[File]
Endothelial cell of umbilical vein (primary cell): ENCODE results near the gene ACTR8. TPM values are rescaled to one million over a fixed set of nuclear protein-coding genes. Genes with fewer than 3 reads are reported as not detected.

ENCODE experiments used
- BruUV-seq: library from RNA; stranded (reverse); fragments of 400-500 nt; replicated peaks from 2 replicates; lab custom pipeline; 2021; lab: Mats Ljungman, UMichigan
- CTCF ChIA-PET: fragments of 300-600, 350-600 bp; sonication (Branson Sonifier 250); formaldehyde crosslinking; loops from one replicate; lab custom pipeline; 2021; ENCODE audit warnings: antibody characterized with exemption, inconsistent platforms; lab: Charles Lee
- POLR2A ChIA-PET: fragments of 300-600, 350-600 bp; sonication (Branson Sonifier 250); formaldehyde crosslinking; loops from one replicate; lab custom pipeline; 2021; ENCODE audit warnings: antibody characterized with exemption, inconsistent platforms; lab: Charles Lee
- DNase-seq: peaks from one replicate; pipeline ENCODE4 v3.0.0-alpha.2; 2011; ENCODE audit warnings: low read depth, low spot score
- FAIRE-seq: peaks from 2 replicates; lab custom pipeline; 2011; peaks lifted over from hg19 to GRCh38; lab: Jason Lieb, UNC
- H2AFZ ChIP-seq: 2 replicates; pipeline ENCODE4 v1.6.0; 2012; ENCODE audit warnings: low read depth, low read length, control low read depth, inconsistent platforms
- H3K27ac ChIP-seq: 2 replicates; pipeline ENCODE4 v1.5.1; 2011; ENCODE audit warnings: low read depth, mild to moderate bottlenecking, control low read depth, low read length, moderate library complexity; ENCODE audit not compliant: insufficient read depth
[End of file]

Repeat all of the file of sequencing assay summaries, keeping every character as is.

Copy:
Endothelial cell of umbilical vein (primary cell): ENCODE results near the gene ACTR8. TPM values are rescaled to one million over a fixed set of nuclear protein-coding genes. Genes with fewer than 3 reads are reported as not detected.

ENCODE experiments used
- BruUV-seq: library from RNA; stranded (reverse); fragments of 400-500 nt; replicated peaks from 2 replicates; lab custom pipeline; 2021; lab: Mats Ljungman, UMichigan
- CTCF ChIA-PET: fragments of 300-600, 350-600 bp; sonication (Branson Sonifier 250); formaldehyde crosslinking; loops from one replicate; lab custom pipeline; 2021; ENCODE audit warnings: antibody characterized with exemption, inconsistent platforms; lab: Charles Lee
- POLR2A ChIA-PET: fragments of 300-600, 350-600 bp; sonication (Branson Sonifier 250); formaldehyde crosslinking; loops from one replicate; lab custom pipeline; 2021; ENCODE audit warnings: antibody characterized with exemption, inconsistent platforms; lab: Charles Lee
- DNase-seq: peaks from one replicate; pipeline ENCODE4 v3.0.0-alpha.2; 2011; ENCODE audit warnings: low read depth, low spot score
- FAIRE-seq: peaks from 2 replicates; lab custom pipeline; 2011; peaks lifted over from hg19 to GRCh38; lab: Jason Lieb, UNC
- H2AFZ ChIP-seq: 2 replicates; pipeline ENCODE4 v1.6.0; 2012; ENCODE audit warnings: low read depth, low read length, control low read depth, inconsistent platforms
- H3K27ac ChIP-seq: 2 replicates; pipeline ENCODE4 v1.5.1; 2011; ENCODE audit warnings: low read depth, mild to moderate bottlenecking, control low read depth, low read length, moderate library complexity; ENCODE audit not compliant: insufficient read depth